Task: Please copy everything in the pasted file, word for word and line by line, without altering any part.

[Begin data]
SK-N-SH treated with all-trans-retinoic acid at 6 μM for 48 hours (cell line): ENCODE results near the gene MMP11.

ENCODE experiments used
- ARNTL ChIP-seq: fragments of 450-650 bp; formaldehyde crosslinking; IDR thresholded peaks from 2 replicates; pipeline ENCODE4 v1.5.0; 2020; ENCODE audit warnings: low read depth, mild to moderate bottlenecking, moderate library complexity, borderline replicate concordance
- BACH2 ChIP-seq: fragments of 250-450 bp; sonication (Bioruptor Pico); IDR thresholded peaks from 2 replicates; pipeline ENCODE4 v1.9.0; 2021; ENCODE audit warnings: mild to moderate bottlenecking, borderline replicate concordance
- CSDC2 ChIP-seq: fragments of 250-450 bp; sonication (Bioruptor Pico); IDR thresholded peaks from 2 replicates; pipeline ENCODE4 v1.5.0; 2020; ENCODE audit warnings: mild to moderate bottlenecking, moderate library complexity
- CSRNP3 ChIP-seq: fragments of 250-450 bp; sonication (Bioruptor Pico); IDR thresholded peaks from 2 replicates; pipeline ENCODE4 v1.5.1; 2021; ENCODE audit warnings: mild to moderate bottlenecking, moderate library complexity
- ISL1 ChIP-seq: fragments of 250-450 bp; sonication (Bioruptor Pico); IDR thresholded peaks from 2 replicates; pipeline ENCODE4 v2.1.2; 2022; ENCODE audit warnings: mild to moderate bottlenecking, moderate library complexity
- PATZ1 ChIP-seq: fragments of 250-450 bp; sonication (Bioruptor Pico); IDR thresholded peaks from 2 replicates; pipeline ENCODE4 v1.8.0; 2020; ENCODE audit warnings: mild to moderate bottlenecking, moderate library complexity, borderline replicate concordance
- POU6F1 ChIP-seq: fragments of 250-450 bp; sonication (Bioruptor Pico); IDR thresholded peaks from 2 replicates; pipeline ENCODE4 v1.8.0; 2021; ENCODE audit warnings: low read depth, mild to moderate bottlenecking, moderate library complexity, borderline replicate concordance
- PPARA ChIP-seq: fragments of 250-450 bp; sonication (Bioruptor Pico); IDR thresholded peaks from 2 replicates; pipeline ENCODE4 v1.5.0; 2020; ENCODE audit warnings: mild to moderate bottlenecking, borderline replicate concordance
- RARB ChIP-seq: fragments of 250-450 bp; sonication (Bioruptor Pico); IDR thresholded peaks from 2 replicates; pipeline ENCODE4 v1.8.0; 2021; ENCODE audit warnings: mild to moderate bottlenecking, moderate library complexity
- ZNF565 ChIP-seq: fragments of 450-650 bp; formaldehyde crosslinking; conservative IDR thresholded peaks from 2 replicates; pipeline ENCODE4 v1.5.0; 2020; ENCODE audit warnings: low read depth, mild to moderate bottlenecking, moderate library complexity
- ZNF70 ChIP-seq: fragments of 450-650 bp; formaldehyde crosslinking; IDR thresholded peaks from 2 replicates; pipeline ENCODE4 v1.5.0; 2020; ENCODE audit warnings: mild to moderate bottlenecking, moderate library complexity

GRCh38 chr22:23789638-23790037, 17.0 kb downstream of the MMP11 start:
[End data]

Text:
SK-N-SH treated with all-trans-retinoic acid at 6 μM for 48 hours (cell line): ENCODE results near the gene MMP11.

ENCODE experiments used
- ARNTL ChIP-seq: fragments of 450-650 bp; formaldehyde crosslinking; IDR thresholded peaks from 2 replicates; pipeline ENCODE4 v1.5.0; 2020; ENCODE audit warnings: low read depth, mild to moderate bottlenecking, moderate library complexity, borderline replicate concordance
- BACH2 ChIP-seq: fragments of 250-450 bp; sonication (Bioruptor Pico); IDR thresholded peaks from 2 replicates; pipeline ENCODE4 v1.9.0; 2021; ENCODE audit warnings: mild to moderate bottlenecking, borderline replicate concordance
- CSDC2 ChIP-seq: fragments of 250-450 bp; sonication (Bioruptor Pico); IDR thresholded peaks from 2 replicates; pipeline ENCODE4 v1.5.0; 2020; ENCODE audit warnings: mild to moderate bottlenecking, moderate library complexity
- CSRNP3 ChIP-seq: fragments of 250-450 bp; sonication (Bioruptor Pico); IDR thresholded peaks from 2 replicates; pipeline ENCODE4 v1.5.1; 2021; ENCODE audit warnings: mild to moderate bottlenecking, moderate library complexity
- ISL1 ChIP-seq: fragments of 250-450 bp; sonication (Bioruptor Pico); IDR thresholded peaks from 2 replicates; pipeline ENCODE4 v2.1.2; 2022; ENCODE audit warnings: mild to moderate bottlenecking, moderate library complexity
- PATZ1 ChIP-seq: fragments of 250-450 bp; sonication (Bioruptor Pico); IDR thresholded peaks from 2 replicates; pipeline ENCODE4 v1.8.0; 2020; ENCODE audit warnings: mild to moderate bottlenecking, moderate library complexity, borderline replicate concordance
- POU6F1 ChIP-seq: fragments of 250-450 bp; sonication (Bioruptor Pico); IDR thresholded peaks from 2 replicates; pipeline ENCODE4 v1.8.0; 2021; ENCODE audit warnings: low read depth, mild to moderate bottlenecking, moderate library complexity, borderline replicate concordance
- PPARA ChIP-seq: fragments of 250-450 bp; sonication (Bioruptor Pico); IDR thresholded peaks from 2 replicates; pipeline ENCODE4 v1.5.0; 2020; ENCODE audit warnings: mild to moderate bottlenecking, borderline replicate concordance
- RARB ChIP-seq: fragments of 250-450 bp; sonication (Bioruptor Pico); IDR thresholded peaks from 2 replicates; pipeline ENCODE4 v1.8.0; 2021; ENCODE audit warnings: mild to moderate bottlenecking, moderate library complexity
- ZNF565 ChIP-seq: fragments of 450-650 bp; formaldehyde crosslinking; conservative IDR thresholded peaks from 2 replicates; pipeline ENCODE4 v1.5.0; 2020; ENCODE audit warnings: low read depth, mild to moderate bottlenecking, moderate library complexity
- ZNF70 ChIP-seq: fragments of 450-650 bp; formaldehyde crosslinking; IDR thresholded peaks from 2 replicates; pipeline ENCODE4 v1.5.0; 2020; ENCODE audit warnings: mild to moderate bottlenecking, moderate library complexity

GRCh38 chr22:23789638-23790037, 17.0 kb downstream of the MMP11 start: